In summary, the model requires latitude, altitude, maximum soil water content, surface albedo, as well as time series of daily maximum and minimum temperature and precipitation as input and supplies daily time series of evapotranspiration, base flow, direct runoff, and soil moisture as output. The parameters include the Priestley–Taylor parameter, the evaporation efficiency factor, the base flow coefficient, and the shape parameter. Using the model, time series of daily soil moisture were calculated for each of the stations shown in Fig. 1. Since the previous day’s soil moisture as well as the current day’s temperature and precipitation are essential to the computation of each soil moisture value, the length of the resulting time series at a particular station depends on the length of the continuous record of precipitation and temperature. At most stations, the time series extend over a period of more than 30 yr and all stations have a continuous record of at least 20 yr.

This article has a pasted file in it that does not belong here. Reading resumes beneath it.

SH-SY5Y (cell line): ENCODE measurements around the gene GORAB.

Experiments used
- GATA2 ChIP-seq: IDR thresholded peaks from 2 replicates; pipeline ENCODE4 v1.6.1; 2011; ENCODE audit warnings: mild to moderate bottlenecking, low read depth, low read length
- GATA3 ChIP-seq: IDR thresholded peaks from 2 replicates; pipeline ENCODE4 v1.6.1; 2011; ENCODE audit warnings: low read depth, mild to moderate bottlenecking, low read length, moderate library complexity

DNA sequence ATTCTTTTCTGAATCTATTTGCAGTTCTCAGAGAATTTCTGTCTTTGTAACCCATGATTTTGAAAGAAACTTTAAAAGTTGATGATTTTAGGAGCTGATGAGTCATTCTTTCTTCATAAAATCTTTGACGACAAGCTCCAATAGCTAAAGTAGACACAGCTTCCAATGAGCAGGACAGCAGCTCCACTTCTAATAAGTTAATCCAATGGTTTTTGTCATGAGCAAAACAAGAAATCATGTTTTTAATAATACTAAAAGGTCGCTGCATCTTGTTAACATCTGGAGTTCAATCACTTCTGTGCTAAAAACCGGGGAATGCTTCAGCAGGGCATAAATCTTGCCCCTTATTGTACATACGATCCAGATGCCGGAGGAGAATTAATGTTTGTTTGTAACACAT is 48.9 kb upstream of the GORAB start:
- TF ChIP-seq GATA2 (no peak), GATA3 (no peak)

To verify that the daily soil moisture time series generated by the model are realistic, the time series computed for Peoria, Illinois, was compared to soil moisture measurements taken at that site during the common period of record of 1983–88 (Hollinger and Isard 1994). Experiments with several values of Wmax and soil moisture observations to various depths indicate that at Peoria, the best agreement between computed and measured soil water content is achieved when Wmax in the model is set to 120 mm, as suggested by the ISRIC–WISE dataset, and observations for the top 0.3 m of soil are considered. Using monthly input data and a different water balance model, Huang et al. (1996) found the correlation between observed and simulated soil moisture to be largest for the top 1.3 m of the soil. This discrepancy between our and Huang et al.’s results is consistent with the fact that the timescale of soil moisture variations has been shown to increase with increasing depth (Isard and Hollinger 1994; Georgakakos et al. 1995). The observed and computed time series for Peoria that exhibit the highest correlation with each other are shown in Fig. 2a. To facilitate the comparison, computed values (black dots) are plotted only on those dates for which measurements (gray vertical lines) are available. Over the entire 6-yr period (116 samples), the correlation coefficient between the two time series is 0.86. However, W deviates significantly from the observations in late winter and early spring when snowmelt strongly affects soil moisture. During summer, the computed values, on average, are not quite as low as the measurements. Nevertheless, the soil moisture anomalies for May–September of 1983–88 (48 samples) are correlated at a level of 0.73.